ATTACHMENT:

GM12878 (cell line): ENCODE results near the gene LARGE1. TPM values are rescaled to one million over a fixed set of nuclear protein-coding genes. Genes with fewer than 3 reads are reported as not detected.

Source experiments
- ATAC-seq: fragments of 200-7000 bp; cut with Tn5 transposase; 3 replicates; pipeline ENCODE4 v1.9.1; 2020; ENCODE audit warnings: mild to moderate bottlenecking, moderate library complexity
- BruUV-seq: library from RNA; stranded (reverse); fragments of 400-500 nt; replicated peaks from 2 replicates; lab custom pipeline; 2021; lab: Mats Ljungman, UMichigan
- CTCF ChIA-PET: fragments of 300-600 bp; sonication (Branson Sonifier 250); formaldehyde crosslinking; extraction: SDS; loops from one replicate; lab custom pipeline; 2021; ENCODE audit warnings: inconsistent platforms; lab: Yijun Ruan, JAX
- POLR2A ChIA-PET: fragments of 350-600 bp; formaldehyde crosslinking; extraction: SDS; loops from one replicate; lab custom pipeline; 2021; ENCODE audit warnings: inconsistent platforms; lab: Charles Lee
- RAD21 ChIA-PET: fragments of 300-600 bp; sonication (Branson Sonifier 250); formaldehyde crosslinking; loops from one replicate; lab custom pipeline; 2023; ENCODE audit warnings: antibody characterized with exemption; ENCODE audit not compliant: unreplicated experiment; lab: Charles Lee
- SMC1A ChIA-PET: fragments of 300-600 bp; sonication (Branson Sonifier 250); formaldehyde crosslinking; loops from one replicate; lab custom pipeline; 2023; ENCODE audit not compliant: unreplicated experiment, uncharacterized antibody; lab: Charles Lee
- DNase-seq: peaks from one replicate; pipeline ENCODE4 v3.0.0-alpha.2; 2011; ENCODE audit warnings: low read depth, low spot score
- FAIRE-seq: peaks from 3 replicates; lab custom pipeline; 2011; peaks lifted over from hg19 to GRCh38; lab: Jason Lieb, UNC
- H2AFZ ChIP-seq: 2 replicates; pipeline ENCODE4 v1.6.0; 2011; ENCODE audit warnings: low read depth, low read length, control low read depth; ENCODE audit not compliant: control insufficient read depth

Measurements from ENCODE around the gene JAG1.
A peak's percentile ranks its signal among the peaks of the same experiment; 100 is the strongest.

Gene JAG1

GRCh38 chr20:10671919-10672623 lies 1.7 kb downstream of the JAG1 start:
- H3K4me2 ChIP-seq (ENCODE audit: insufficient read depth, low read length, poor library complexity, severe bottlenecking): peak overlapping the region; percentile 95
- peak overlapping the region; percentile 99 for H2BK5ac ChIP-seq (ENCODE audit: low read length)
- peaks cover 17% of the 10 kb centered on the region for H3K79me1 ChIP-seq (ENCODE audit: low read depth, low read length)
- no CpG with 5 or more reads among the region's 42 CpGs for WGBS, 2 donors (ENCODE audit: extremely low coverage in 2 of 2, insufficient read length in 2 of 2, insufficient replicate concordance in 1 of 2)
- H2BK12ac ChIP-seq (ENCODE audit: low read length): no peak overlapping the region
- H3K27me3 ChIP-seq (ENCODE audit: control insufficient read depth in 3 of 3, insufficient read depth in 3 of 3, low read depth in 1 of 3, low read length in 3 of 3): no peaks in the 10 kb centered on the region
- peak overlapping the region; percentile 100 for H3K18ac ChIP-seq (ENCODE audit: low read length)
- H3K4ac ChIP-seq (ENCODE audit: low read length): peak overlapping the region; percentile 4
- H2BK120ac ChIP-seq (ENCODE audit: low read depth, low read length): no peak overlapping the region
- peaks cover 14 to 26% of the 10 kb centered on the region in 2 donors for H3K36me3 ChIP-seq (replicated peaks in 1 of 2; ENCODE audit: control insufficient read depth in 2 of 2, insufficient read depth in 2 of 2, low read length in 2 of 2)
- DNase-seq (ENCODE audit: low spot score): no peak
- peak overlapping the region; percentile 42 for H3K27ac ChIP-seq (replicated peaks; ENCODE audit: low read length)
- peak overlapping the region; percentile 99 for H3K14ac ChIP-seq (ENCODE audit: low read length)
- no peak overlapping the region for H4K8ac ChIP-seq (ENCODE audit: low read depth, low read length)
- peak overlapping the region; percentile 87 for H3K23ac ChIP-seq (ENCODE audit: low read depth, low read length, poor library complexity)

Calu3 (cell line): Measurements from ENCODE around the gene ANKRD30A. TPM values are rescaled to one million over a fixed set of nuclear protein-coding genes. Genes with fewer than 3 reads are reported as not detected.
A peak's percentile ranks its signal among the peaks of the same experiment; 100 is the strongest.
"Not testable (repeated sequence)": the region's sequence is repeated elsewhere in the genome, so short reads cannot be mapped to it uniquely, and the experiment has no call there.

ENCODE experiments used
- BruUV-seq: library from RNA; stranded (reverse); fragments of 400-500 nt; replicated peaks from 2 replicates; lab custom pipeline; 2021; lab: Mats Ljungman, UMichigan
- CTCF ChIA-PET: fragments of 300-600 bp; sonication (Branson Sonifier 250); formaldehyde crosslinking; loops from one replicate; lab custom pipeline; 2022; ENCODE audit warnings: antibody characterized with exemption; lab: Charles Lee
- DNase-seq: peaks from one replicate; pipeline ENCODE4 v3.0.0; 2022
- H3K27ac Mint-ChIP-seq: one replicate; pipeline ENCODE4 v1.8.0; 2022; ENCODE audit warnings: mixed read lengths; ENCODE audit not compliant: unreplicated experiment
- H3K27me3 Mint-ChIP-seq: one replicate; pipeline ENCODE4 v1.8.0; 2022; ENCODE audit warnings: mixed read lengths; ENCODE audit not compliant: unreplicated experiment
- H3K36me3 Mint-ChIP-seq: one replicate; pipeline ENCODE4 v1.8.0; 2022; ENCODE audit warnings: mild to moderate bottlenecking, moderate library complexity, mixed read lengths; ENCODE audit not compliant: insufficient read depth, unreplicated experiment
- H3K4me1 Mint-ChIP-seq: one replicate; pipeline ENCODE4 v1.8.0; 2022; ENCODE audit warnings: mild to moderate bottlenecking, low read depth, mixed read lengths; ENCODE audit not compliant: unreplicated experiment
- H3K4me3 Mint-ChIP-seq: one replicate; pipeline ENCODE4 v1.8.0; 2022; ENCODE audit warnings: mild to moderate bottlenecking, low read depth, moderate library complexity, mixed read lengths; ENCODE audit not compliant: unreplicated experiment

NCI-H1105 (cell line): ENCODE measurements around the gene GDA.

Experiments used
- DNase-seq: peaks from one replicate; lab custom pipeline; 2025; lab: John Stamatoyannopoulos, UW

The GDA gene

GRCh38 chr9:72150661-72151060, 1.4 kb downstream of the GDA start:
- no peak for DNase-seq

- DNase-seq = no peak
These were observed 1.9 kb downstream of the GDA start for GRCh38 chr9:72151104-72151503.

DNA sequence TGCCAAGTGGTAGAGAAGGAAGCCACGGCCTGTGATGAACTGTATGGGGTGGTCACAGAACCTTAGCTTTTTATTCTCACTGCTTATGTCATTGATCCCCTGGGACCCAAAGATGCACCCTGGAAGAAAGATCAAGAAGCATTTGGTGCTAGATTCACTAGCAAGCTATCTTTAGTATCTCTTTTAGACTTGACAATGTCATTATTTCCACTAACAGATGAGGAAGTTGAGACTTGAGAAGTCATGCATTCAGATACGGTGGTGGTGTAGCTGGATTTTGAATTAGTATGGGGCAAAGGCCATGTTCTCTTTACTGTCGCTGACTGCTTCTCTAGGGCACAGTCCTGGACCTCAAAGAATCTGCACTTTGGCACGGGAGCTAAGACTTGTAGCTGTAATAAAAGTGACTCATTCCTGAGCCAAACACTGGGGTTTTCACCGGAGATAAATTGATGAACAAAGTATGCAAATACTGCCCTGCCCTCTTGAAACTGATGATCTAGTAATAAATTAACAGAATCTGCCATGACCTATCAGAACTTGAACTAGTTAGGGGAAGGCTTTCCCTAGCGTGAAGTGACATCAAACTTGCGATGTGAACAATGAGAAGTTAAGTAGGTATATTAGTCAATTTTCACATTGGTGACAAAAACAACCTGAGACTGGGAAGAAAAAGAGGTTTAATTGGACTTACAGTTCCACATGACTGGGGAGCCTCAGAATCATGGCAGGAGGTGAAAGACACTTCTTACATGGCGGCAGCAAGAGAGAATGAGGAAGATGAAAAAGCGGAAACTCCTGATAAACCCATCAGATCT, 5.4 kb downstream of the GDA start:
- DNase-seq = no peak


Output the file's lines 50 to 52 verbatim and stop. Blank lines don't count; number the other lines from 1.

These were observed 1.9 kb downstream of the GDA start for GRCh38 chr9:72151104-72151503.

DNA sequence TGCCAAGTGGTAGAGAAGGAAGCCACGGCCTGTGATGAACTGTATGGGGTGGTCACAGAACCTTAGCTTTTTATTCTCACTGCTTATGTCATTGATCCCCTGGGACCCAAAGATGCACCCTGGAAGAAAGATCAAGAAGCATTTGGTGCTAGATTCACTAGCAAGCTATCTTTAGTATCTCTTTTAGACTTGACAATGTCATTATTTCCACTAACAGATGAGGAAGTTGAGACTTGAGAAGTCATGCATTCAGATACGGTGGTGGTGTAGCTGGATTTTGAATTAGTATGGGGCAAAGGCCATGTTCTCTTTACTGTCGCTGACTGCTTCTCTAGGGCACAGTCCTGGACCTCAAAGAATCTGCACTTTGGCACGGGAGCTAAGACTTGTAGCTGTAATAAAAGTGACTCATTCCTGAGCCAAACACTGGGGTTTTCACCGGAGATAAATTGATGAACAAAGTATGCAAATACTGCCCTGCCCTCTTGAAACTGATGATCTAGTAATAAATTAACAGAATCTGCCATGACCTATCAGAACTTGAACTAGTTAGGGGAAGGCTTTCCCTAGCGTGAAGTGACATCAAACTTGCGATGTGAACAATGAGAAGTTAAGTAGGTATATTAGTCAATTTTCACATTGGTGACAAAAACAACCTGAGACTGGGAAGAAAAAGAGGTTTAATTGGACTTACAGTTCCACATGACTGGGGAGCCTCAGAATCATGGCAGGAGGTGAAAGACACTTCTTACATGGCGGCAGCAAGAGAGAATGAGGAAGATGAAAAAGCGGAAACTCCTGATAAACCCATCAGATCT, 5.4 kb downstream of the GDA start:
- DNase-seq = no peak